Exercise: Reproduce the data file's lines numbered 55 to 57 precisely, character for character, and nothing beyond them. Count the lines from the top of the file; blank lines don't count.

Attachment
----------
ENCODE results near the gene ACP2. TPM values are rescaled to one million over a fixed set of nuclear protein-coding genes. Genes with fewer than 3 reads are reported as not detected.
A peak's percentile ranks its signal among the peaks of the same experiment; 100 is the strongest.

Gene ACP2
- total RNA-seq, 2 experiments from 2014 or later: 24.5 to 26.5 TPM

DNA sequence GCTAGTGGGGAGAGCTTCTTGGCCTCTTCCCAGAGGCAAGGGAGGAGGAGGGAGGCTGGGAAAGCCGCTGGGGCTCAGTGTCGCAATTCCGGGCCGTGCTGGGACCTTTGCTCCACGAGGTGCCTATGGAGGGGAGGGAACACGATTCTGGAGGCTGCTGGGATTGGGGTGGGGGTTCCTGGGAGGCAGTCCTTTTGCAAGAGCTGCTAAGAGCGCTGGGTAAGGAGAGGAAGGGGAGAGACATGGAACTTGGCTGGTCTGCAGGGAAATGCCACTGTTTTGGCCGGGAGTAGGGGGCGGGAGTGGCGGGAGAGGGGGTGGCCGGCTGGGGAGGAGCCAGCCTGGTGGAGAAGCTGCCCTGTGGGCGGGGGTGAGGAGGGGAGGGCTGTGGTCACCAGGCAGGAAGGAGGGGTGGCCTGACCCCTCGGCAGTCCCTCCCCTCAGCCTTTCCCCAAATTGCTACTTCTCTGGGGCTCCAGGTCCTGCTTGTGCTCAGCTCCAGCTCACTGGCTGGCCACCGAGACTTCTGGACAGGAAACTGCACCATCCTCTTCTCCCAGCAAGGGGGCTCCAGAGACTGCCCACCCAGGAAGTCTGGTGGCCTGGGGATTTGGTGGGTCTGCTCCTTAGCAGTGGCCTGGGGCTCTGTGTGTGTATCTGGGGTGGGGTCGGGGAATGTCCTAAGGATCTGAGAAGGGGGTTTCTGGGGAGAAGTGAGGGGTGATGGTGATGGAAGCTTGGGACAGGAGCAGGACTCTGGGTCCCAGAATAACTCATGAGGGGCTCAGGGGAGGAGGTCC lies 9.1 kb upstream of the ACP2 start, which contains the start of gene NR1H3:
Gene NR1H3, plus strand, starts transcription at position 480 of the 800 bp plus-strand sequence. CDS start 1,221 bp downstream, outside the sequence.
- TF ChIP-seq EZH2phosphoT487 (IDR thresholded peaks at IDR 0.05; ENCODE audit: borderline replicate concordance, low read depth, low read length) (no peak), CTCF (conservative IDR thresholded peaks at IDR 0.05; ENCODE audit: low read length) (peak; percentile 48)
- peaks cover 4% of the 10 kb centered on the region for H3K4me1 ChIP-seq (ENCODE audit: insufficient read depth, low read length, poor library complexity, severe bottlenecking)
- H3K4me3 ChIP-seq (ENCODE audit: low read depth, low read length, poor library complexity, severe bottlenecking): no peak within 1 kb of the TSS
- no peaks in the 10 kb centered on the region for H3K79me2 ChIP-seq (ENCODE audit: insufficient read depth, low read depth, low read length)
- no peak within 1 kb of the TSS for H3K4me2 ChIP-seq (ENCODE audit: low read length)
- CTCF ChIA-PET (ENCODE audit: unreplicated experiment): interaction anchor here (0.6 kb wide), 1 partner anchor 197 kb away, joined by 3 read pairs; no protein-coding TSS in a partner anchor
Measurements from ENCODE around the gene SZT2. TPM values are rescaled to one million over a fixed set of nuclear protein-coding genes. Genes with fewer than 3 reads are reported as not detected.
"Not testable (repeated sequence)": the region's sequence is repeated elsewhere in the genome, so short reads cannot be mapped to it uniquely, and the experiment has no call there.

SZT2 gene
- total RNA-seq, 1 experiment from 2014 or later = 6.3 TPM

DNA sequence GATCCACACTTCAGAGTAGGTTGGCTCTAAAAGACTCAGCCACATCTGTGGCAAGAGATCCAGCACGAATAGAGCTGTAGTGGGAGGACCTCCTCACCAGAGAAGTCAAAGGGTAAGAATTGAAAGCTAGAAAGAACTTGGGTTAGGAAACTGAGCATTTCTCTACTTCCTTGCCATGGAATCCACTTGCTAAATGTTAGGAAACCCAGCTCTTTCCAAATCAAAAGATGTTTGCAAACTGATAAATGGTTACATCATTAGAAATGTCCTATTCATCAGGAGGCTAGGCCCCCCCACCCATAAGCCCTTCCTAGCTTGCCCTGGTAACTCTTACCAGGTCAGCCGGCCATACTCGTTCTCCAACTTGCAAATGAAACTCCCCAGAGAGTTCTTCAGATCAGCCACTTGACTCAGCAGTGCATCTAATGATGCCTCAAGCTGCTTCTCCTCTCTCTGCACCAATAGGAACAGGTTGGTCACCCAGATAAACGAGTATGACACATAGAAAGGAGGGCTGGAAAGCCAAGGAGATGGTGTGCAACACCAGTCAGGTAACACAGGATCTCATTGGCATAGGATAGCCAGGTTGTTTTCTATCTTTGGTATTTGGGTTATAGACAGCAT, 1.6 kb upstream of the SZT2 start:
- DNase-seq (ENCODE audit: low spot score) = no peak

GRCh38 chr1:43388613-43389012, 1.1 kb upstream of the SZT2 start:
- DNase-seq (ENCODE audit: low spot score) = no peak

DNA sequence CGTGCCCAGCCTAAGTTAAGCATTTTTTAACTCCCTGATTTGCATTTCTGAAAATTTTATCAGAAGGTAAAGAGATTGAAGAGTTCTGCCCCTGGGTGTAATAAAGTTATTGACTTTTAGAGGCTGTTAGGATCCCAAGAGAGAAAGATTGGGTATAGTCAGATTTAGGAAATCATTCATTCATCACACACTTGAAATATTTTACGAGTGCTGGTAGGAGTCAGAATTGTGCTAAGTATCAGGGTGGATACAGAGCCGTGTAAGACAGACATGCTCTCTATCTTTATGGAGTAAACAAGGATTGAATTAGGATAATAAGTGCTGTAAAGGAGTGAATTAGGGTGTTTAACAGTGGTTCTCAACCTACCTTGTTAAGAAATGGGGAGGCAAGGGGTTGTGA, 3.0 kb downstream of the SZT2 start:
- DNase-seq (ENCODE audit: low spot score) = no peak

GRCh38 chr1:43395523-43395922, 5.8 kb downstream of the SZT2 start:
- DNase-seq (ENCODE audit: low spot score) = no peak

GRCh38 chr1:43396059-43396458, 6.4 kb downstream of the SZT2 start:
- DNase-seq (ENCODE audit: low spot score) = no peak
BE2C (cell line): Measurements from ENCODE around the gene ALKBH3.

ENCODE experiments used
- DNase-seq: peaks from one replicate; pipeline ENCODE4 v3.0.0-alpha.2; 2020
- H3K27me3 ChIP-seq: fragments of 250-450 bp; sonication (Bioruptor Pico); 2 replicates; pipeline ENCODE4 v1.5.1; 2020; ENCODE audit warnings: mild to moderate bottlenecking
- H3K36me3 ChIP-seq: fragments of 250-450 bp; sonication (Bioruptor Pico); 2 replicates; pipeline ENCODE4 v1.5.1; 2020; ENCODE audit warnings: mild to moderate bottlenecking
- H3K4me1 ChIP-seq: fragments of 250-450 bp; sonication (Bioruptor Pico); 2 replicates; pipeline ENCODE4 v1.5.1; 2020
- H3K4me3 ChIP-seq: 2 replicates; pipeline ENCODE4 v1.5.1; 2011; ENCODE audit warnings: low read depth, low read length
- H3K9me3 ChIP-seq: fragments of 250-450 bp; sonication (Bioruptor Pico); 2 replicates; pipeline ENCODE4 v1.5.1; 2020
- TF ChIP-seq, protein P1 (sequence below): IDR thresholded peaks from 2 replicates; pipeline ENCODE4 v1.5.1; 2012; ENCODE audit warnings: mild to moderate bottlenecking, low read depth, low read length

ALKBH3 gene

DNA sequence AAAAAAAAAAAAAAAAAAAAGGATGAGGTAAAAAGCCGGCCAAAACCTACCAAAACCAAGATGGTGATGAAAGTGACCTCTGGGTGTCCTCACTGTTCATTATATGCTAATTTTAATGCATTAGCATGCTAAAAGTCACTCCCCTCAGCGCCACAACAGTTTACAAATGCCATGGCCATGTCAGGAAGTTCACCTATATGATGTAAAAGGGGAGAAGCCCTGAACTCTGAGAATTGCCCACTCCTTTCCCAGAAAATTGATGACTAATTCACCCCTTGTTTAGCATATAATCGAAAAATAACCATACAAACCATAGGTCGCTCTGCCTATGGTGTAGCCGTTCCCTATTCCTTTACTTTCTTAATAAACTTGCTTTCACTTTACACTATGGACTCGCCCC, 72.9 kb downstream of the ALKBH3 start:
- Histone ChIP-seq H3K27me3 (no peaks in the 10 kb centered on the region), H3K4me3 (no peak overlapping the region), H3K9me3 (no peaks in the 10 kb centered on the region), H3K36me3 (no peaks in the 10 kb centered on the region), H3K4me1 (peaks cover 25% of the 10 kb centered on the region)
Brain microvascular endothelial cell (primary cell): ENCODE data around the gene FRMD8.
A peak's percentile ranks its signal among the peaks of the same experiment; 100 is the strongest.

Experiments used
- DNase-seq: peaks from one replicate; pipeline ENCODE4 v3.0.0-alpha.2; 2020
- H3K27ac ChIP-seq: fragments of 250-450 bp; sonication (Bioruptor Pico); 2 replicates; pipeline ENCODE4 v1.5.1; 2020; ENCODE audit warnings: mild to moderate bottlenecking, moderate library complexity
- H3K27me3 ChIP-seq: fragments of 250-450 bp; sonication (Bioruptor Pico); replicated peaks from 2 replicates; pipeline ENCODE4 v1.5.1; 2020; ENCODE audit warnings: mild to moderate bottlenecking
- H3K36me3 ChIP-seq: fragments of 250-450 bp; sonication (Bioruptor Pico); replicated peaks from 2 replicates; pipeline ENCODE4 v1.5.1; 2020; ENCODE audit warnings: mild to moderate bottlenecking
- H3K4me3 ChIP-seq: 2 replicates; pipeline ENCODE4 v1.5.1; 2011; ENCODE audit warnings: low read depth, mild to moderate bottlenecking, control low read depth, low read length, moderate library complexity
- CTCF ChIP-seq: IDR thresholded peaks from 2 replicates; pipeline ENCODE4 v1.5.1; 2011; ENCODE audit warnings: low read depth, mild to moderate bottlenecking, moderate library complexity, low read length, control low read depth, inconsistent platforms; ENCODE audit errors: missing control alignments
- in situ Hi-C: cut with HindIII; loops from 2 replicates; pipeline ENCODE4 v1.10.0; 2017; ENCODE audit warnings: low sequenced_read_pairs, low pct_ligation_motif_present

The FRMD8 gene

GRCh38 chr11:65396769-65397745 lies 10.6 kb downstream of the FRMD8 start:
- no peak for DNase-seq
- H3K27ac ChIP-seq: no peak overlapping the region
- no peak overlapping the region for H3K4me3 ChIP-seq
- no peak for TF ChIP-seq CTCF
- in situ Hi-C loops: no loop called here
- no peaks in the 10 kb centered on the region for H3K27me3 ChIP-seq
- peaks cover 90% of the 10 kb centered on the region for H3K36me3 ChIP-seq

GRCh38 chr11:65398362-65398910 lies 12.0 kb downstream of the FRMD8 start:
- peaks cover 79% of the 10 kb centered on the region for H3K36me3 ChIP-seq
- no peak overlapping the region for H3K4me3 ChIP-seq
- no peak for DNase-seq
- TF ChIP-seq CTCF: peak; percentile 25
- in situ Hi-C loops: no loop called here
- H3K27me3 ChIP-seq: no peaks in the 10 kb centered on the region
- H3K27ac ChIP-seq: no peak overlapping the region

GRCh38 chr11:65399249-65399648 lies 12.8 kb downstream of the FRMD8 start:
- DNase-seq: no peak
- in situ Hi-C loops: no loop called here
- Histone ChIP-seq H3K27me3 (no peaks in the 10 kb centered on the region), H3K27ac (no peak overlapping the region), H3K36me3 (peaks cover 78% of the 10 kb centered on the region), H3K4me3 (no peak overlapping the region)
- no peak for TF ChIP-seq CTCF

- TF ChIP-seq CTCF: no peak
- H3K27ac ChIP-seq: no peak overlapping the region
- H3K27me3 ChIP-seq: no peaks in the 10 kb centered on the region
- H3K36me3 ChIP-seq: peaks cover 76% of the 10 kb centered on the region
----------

- in situ Hi-C loops: no loop called here
- no peaks in the 10 kb centered on the region for H3K27me3 ChIP-seq
- peaks cover 90% of the 10 kb centered on the region for H3K36me3 ChIP-seq